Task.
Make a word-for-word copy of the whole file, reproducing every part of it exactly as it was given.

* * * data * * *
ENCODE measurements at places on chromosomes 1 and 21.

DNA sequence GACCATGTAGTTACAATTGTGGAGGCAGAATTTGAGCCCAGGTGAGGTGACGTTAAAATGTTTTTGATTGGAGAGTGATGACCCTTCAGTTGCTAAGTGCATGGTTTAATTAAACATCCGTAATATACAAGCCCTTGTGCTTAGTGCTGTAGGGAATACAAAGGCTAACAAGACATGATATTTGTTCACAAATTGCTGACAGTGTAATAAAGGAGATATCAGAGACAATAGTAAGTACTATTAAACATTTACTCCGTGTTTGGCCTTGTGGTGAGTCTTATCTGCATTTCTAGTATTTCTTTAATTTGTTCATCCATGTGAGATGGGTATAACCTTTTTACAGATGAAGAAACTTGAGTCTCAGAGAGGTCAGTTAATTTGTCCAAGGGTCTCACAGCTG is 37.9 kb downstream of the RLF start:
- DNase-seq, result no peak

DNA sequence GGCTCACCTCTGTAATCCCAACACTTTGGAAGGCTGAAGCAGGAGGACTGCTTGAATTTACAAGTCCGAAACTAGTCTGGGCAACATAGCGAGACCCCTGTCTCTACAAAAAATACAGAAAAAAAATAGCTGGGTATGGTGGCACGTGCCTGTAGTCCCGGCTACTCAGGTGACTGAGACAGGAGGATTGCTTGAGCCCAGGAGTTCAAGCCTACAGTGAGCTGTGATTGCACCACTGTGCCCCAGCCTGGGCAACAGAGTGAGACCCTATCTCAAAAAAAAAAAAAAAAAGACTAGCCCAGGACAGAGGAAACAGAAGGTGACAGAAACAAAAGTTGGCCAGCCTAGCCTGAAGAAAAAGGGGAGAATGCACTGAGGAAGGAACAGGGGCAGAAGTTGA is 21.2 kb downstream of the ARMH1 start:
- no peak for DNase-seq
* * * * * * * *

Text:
ENCODE measurements at places on chromosomes 1 and 21.

DNA sequence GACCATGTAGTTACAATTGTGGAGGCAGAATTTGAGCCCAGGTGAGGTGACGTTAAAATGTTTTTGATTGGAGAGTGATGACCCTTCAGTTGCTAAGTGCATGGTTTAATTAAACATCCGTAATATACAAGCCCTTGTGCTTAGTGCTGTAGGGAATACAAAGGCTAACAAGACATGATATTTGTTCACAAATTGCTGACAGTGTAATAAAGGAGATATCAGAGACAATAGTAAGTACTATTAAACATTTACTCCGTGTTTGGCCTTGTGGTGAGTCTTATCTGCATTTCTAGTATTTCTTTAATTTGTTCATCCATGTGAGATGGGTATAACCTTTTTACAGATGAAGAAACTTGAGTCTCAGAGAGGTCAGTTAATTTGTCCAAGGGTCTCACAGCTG is 37.9 kb downstream of the RLF start:
- DNase-seq, result no peak

DNA sequence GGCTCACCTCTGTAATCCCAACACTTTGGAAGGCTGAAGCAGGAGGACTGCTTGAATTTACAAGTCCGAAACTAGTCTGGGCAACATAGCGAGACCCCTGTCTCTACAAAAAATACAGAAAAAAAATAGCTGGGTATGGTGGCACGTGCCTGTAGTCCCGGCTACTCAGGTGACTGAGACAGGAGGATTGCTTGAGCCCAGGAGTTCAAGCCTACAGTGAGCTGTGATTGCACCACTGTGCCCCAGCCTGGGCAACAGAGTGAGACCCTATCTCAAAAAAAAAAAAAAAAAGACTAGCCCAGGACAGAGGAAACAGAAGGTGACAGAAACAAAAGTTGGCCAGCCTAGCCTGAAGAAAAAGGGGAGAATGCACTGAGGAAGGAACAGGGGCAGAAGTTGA is 21.2 kb downstream of the ARMH1 start:
- no peak for DNase-seq